Governing Board approves the CEB’s 2023-2027 Strategic Framework and a historic capital increase

2 December 2022

Strasbourg – The Governing Board of the Council of Europe Development Bank (CEB) approved today the CEB’s new Strategic Framework 2023-2027 and a historic capital increase.

“The historic decision of our Member States to strengthen the CEB’s capital base is a clear vote of confidence in its special role in the international financial architecture and a testimony of strong shareholders’ support”, said Governor Carlo Monticelli at the conclusion of the meeting.

A succession of global crises brought on by the COVID-19 pandemic and Russia’s aggression in Ukraine have torn at the social fabric on which all European countries depend for prosperity, well-being and confidence. These crises give extra urgency to the unique mission of the CEB of promoting social cohesion through the financing of social investment that serves vulnerable people.

Against this background, the Bank’s new five-year Strategic Framework sets a path for the CEB to initiate activities in Ukraine, continue to assist migrants and their host communities as well as address other social challenges across Europe. 

To underpin and consolidate the Bank’s operations, the Governing Board also approved an overall capital increase of a maximum of €4.25 billion. For the first time in the CEB’s history, the paid-in capital increase, amounting to €1.20 billion, will be financed through cash contributions from Member States. Once the process is completed, the CEB’s subscribed capital will increase from €5.48 billion up to €9.73 billion, while the paid-in capital will increase from €0.61 billion up to €1.81 billion. The capital increase subscription period will run until the 31st of December 2023.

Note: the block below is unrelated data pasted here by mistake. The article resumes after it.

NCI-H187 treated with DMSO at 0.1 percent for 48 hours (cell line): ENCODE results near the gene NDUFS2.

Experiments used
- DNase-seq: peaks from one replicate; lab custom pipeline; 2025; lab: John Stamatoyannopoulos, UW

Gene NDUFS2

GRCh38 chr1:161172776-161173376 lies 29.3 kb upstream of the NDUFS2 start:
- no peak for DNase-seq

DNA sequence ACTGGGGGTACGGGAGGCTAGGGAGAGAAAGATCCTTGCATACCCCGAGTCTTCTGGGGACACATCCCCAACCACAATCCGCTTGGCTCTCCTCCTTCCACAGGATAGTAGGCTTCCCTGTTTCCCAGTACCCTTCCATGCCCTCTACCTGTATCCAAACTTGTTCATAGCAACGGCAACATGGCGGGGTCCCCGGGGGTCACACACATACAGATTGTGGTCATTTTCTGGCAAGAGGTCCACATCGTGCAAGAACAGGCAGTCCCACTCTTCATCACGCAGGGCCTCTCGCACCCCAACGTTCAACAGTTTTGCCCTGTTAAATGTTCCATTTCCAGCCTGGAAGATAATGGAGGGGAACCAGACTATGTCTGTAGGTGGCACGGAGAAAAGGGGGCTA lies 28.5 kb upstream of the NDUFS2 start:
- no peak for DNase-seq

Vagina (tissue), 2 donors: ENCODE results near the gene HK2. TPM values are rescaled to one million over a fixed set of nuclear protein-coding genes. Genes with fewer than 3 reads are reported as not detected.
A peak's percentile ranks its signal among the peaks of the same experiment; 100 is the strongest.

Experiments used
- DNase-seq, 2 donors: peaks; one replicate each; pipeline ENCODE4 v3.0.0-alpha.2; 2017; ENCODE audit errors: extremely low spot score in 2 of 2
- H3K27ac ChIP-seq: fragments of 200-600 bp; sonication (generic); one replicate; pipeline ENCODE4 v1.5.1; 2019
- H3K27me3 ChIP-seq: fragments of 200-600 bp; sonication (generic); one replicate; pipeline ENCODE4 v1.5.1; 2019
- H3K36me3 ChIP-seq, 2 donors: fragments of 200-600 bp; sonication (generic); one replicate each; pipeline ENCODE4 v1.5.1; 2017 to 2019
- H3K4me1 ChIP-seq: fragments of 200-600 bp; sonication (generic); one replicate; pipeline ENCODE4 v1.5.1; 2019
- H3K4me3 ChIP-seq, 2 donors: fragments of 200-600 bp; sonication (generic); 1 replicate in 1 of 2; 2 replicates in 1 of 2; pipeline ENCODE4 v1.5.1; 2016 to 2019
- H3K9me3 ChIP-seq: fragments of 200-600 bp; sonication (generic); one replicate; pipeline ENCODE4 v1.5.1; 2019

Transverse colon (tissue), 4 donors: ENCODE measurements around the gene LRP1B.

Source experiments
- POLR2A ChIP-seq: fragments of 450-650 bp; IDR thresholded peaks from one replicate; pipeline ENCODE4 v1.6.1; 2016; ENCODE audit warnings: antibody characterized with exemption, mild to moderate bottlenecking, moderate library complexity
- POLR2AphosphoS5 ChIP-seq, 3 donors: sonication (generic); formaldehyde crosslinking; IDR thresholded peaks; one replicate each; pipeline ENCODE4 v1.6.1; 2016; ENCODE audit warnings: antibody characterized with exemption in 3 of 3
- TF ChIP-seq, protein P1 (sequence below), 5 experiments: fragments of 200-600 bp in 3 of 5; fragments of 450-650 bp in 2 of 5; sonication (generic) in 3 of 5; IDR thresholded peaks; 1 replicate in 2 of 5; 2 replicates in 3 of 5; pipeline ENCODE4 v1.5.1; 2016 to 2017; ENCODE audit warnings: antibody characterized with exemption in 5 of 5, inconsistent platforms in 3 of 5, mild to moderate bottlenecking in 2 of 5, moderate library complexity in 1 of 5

Set up in 1956, the CEB (Council of Europe Development Bank) has 42 member states. Twenty-two Central, Eastern and South Eastern European countries, forming the Bank's target countries, are listed among the member states. As a major instrument of the policy of solidarity in Europe, the Bank finances social projects by making available resources raised in conditions reflecting the quality of its rating (Aa1 with Moody's, on review for upgrade, AAA with Standard & Poor's, outlook stable, AA+ with Fitch Ratings, outlook positive and AAA* with Scope Ratings, outlook stable). It thus grants loans to its member states, and to financial institutions and local authorities in its member states for the financing of projects in the social sector, in accordance with its Articles of Agreement.